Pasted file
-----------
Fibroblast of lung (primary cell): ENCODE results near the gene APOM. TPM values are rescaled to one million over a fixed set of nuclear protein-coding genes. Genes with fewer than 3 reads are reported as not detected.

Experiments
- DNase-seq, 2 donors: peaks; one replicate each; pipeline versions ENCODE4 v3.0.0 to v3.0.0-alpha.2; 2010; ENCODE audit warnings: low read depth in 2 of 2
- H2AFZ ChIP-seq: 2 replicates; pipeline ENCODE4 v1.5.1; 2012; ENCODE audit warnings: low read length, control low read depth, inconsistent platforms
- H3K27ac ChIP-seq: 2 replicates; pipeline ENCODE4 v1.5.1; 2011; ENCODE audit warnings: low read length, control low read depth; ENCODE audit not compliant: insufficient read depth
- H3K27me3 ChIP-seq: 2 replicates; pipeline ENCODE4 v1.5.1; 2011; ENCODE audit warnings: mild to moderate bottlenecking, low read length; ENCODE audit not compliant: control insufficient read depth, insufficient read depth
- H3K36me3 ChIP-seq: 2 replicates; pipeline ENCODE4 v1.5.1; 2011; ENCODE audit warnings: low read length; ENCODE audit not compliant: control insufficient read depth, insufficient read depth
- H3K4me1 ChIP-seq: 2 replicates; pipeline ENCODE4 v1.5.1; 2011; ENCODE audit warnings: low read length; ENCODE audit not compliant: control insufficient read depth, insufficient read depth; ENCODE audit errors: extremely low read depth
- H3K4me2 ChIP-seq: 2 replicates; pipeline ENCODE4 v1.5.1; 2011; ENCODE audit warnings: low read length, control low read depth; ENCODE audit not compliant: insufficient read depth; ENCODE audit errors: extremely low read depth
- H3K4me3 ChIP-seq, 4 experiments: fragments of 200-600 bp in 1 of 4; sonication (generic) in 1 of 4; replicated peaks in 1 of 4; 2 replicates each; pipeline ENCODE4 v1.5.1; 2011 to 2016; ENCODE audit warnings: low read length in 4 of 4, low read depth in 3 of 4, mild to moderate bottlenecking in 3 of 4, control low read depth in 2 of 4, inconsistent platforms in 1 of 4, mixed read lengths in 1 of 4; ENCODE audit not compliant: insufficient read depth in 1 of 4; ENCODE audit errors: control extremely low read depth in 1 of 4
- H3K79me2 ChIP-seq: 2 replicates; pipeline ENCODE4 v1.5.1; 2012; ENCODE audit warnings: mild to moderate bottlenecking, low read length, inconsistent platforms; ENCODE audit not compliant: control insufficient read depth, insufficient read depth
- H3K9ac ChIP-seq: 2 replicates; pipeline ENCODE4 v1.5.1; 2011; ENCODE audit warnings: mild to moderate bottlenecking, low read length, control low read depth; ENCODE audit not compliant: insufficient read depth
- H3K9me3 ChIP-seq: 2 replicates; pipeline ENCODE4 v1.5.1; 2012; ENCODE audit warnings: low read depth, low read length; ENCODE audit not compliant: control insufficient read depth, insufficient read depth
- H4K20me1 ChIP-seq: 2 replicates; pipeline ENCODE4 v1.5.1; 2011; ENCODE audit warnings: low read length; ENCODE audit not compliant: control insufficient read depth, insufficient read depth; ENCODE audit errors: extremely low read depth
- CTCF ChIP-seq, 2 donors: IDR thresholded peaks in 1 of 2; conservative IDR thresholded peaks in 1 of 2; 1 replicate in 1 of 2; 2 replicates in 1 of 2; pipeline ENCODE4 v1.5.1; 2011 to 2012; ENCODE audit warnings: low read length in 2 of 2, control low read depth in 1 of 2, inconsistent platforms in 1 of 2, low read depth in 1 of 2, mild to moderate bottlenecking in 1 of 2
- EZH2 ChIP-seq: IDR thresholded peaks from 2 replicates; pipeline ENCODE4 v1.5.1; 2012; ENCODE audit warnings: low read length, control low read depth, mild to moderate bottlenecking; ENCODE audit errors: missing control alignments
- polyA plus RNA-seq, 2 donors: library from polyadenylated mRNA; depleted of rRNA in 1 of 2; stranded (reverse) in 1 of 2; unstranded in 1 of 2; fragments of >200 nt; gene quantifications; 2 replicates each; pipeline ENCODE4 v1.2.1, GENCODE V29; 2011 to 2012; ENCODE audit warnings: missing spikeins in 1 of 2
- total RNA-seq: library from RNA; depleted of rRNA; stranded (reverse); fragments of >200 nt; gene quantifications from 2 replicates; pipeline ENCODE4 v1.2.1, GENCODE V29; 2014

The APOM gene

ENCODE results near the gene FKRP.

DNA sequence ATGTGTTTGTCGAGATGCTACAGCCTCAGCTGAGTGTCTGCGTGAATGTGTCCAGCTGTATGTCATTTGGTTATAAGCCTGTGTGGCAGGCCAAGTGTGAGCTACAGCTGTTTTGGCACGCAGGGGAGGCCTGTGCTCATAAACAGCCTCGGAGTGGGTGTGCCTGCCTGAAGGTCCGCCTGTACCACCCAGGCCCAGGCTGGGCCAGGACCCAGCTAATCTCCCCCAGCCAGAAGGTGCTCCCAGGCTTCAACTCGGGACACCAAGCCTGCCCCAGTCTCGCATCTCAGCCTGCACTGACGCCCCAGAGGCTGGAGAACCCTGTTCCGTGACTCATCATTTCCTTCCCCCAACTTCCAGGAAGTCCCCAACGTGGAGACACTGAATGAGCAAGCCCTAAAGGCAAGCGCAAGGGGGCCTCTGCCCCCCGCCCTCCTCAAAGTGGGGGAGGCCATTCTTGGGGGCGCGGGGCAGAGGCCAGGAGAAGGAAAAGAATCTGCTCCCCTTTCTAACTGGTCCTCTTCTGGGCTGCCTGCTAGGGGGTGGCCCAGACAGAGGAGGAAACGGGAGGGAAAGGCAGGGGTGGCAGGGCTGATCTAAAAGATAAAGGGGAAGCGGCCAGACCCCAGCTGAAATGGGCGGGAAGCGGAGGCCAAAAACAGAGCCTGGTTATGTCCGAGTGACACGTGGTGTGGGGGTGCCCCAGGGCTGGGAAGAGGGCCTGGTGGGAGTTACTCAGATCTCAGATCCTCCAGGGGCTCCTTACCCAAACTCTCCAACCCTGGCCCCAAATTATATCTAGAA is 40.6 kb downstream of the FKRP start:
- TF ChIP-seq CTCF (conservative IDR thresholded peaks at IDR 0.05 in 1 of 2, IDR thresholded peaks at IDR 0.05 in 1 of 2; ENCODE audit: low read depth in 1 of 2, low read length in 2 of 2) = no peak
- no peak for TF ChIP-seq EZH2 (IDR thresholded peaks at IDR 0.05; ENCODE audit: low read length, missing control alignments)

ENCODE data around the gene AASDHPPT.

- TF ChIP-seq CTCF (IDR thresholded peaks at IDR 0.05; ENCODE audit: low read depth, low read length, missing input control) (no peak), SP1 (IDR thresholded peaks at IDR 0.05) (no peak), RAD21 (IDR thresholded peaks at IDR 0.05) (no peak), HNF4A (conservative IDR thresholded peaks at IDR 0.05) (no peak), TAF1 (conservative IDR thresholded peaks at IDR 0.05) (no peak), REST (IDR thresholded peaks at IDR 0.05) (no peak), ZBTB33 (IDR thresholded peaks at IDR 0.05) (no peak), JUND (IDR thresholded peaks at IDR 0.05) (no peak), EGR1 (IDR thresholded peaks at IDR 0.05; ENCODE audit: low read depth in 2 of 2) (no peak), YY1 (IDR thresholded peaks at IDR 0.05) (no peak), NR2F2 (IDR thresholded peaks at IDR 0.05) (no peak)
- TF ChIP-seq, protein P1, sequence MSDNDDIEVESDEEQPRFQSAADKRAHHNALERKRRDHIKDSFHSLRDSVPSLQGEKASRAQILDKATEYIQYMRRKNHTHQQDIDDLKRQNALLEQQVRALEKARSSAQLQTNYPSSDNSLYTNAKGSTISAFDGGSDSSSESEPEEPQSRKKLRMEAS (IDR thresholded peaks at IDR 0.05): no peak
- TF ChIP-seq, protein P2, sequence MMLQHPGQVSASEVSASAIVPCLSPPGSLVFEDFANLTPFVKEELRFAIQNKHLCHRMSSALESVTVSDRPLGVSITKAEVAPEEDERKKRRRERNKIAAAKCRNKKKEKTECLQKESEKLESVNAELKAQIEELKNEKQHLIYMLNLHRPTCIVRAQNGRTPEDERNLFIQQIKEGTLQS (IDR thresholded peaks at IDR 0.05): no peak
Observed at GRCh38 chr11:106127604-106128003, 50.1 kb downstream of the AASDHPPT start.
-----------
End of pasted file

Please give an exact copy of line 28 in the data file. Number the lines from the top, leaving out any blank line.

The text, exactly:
Observed at GRCh38 chr11:106127604-106128003, 50.1 kb downstream of the AASDHPPT start.